Microsoft Teams’ breakout rooms finally arrive, along with a virtual snow fort
One of the most critical features of online collaboration has finally hit Microsoft Teams: breakout rooms, along with some holiday-themed Together Mode scenes for your virtual holiday parties.
The general availability of breakout rooms delivers on a promise Microsoft made this June, when the company laid out its Team roadmap for the fall. Rival services, like Zoom, have offered breakout rooms for months.
Meeting organisers (or teachers) can now create (and then delete) up to 50 breakout rooms, and either automatically or manually assign students to them. Organisers can also re-assign rooms in the middle of the meeting, and allow participants to move among breakout rooms – or not. Within each Teams meeting, participants can use the Whiteboard app or share their screen if the right permissions are allowed.
There’s one small caveat, for now: A meeting organizer will need to be on a desktop PC, not mobile, to enable the new breakout rooms feature. (To do so, you’ll need to go to Teams>Settings>General and check Turn on new meeting experience, Microsoft said in a blog post.)
Microsoft has positioned Teams as both a tool for online collaboration for workplaces and as a method to teach students via distance learning, which has sometimes meant an odd fusion of practical and fun features. In this case, Microsoft has added a new series of ‘winter wonderland’ holiday-themed virtual backgrounds for its Together Mode, which the company announced in July.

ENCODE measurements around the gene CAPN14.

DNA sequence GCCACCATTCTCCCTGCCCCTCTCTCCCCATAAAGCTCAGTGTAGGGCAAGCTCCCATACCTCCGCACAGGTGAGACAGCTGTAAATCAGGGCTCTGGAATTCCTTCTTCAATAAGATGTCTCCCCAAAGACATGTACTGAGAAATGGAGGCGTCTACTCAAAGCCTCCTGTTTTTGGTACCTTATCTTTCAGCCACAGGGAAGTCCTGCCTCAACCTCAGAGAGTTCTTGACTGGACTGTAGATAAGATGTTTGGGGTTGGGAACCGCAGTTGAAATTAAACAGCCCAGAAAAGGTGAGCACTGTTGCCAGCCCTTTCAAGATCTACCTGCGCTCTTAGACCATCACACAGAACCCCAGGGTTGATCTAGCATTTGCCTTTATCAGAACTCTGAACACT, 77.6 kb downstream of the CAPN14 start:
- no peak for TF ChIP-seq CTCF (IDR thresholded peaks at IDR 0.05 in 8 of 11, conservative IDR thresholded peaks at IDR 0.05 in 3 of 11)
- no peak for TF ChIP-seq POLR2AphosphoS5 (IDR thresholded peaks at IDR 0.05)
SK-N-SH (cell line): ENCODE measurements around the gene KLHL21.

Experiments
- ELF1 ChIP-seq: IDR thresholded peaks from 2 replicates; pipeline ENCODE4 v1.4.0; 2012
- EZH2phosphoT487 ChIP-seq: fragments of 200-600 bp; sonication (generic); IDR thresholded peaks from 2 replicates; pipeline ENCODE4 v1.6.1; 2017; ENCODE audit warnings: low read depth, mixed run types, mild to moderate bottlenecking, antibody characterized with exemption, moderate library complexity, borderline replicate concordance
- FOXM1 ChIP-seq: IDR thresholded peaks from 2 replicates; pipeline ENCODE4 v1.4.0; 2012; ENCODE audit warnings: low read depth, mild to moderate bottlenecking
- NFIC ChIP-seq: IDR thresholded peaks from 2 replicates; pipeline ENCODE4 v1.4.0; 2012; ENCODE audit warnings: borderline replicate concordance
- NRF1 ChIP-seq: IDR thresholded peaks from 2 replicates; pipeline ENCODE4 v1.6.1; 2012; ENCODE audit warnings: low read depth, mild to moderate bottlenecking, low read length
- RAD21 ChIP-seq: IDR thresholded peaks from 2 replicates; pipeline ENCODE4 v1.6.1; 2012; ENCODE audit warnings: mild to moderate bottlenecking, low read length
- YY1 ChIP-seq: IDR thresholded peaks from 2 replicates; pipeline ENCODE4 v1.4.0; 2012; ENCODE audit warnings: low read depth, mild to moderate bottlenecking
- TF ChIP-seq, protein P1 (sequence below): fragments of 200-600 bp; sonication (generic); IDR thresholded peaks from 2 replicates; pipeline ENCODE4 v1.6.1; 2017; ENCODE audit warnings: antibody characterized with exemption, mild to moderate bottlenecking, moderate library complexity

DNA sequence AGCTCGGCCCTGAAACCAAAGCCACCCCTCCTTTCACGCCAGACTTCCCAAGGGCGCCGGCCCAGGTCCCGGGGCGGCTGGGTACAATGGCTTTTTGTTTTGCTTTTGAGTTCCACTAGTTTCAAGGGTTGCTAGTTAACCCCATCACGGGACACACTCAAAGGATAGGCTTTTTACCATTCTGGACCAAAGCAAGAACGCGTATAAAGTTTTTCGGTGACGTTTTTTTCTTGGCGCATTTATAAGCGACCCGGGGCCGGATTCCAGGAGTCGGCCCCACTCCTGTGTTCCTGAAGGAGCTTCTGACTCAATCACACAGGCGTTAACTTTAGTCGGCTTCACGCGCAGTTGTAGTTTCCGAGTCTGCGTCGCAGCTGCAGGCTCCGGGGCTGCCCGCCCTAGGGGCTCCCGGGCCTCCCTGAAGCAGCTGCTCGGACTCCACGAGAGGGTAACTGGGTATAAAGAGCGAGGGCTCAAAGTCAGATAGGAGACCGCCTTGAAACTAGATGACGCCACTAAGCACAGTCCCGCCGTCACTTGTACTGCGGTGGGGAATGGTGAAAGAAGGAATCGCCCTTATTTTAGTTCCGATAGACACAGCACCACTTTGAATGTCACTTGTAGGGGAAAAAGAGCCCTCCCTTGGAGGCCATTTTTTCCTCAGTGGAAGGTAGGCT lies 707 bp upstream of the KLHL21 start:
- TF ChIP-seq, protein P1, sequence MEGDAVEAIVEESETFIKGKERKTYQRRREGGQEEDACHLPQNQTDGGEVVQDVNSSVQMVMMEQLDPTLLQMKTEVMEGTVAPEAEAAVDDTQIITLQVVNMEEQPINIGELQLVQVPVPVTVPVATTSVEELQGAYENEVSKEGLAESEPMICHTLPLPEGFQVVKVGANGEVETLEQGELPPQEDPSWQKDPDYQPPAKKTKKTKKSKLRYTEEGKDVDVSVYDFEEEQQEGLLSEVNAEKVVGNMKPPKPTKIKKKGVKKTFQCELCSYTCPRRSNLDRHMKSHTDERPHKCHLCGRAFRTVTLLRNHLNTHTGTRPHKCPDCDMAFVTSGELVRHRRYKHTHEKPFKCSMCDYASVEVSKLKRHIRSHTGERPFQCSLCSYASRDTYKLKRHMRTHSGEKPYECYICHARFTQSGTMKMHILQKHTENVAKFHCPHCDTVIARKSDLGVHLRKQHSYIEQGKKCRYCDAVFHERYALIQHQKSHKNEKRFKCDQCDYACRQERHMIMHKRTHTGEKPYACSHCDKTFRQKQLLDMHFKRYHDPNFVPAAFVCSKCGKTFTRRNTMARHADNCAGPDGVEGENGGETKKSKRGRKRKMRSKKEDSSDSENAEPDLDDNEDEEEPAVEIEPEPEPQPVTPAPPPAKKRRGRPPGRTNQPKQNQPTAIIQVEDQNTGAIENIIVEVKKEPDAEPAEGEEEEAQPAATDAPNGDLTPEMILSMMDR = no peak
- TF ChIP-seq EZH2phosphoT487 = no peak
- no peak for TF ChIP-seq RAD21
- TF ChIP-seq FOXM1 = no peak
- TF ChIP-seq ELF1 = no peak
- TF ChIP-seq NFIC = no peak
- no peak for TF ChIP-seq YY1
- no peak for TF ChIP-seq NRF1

Together Mode rearranges the traditional grid of video windows into something approaching a real-world scene: an auditorium, for example, or a coffee shop. One of the new arrangements is… a snow fort? Fans of Microsoft’s Halo game can even gather for their next important meeting in the United Nations Space Command, Microsoft said.
To turn on Together Mode, you’ll need at least five people in the meeting. Then, select Together mode from the Teams drop-down menu, and click the small pencil in the left-hand corner of the screen to choose a scene.
IDG News Service
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